An overdraft is a type of credit that’s linked to a bank account. It allows you to spend more money than is in your account up to an agreed limit.
The balance on your account fluctuates each time you pay money in or make a withdrawal, but you have the comfort that you’re covered by your overdraft limit and everything will be paid.
It’s important to remember that overdrafts are debts and that they are repayable ‘upon demand’. This means that the bank can ask for the money back in full, at any time.
Overdrafts often have higher interest rates than other ways of borrowing and this can mean that it’s an expensive way to borrow money. There are two types of overdraft:
An arranged overdraft is where the bank agrees that you can spend more money than is in your account, up to a certain limit. You’ll be charged interest while you’re using the overdraft, but won’t have any other charges to pay unless you go over the limit. The bank can sometimes make a charge for setting up the overdraft.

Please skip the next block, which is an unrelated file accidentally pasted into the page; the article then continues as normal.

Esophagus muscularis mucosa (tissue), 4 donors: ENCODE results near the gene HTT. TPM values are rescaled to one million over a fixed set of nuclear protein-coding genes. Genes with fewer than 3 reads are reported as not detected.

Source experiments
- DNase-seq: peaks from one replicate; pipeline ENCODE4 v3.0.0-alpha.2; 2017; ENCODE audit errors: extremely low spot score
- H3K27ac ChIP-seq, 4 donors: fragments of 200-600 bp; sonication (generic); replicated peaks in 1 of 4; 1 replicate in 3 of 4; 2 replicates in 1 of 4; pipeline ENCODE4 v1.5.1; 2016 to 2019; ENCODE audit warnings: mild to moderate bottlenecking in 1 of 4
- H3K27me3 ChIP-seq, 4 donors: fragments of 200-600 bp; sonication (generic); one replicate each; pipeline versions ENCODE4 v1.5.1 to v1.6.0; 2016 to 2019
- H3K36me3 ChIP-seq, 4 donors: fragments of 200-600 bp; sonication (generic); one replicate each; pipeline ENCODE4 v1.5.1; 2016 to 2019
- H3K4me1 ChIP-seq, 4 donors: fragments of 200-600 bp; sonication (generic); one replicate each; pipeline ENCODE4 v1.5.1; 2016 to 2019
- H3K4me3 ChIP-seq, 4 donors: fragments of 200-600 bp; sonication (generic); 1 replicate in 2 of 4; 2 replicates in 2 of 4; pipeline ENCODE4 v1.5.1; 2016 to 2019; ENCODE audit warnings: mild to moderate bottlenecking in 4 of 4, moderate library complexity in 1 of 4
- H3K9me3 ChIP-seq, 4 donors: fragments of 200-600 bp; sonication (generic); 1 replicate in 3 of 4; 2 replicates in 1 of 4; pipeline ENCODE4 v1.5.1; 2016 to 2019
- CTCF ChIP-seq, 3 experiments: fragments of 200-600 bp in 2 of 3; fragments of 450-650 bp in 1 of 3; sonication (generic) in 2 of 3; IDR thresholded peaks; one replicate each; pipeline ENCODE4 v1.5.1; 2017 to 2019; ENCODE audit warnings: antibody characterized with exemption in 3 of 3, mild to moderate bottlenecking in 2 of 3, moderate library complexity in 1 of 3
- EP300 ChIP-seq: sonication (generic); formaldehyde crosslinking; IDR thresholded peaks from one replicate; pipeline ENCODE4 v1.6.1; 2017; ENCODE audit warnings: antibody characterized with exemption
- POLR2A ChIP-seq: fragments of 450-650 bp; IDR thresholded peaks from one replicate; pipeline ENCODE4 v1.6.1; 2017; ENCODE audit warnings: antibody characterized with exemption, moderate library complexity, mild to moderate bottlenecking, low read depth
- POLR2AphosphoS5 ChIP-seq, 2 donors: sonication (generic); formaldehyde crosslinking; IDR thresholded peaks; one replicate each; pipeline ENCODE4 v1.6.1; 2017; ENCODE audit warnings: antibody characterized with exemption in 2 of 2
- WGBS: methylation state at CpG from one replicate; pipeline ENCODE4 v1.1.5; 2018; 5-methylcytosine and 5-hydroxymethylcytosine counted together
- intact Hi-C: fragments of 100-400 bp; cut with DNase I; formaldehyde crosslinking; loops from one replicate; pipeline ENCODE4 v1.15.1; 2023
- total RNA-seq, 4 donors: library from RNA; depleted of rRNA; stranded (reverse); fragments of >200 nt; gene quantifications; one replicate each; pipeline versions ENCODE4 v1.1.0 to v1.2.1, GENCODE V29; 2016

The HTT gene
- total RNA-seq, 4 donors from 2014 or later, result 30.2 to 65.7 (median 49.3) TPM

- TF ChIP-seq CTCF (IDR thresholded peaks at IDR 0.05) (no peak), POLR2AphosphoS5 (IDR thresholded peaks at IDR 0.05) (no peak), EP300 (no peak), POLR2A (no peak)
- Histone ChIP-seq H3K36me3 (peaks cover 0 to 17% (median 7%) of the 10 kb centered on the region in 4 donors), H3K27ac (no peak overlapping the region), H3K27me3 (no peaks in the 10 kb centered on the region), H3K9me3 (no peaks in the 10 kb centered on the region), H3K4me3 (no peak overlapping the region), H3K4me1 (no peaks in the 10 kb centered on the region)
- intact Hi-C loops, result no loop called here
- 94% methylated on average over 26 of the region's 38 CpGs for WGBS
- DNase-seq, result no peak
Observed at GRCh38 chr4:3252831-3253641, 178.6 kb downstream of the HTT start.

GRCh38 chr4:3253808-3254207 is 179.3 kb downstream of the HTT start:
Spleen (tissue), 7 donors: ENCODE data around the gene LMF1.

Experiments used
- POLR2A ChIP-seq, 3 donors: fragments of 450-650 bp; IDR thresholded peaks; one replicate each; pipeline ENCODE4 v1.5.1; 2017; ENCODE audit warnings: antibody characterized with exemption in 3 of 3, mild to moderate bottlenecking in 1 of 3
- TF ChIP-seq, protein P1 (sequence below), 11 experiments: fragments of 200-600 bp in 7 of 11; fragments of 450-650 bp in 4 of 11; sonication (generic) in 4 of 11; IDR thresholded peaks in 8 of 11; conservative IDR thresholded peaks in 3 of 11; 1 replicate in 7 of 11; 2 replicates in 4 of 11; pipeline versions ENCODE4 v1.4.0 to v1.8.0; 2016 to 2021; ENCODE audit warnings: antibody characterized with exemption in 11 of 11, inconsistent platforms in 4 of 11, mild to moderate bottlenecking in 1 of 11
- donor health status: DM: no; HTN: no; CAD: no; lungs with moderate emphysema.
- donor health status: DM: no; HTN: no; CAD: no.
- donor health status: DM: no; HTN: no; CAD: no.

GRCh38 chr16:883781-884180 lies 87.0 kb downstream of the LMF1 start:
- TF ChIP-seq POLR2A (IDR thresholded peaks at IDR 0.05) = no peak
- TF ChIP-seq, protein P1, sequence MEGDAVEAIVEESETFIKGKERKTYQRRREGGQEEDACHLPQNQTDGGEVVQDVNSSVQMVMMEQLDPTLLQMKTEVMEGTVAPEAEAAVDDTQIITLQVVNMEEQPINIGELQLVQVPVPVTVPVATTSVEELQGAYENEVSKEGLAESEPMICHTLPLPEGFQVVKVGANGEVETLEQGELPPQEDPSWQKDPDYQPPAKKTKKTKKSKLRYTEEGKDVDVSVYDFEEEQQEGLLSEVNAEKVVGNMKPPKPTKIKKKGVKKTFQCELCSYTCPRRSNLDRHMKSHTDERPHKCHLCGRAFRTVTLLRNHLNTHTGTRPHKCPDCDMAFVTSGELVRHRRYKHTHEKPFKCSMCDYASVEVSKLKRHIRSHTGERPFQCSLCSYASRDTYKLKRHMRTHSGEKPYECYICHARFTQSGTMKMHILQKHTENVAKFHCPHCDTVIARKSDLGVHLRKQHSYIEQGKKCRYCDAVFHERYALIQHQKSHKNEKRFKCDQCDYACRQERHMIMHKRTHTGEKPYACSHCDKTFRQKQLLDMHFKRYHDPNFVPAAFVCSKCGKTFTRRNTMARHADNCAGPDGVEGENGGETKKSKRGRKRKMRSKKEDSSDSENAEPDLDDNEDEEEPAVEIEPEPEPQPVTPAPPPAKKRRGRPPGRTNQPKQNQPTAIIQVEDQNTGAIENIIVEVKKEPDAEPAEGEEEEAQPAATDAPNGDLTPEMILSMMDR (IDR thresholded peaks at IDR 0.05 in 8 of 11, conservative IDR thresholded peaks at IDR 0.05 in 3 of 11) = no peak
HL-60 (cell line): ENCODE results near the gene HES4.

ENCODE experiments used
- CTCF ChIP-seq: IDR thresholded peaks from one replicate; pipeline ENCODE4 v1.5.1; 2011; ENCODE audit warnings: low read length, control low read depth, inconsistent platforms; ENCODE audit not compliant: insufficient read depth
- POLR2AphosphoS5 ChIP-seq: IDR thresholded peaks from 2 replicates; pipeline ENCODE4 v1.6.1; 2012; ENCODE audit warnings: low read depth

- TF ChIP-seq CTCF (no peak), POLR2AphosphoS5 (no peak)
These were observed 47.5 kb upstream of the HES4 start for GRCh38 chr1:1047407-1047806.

An unarranged overdraft is when you spend more money than is in your account or you exceed your existing limit, without the bank’s permission. Your bank is likely to add changes to your account if you do this, and these charges can add up very quickly. They may also start to return cheques and direct debits as unpaid and charge you for the work involved in this.
We can help
Overdrafts can be very difficult to deal with, and once you’ve spent the money in your overdraft it can be hard to pay it back. We can give you tailored information on budgeting and money management, as well as helping you with your debts.
You can use Step Change online Debt Remedy tool Or, if you’d prefer to call us, then please call us on 07541978789 to speak to one of our volunteers who will help you get your situation back on track. Speak to one of our volunteers. Debt information is tailored to your personal situation and completely free of charge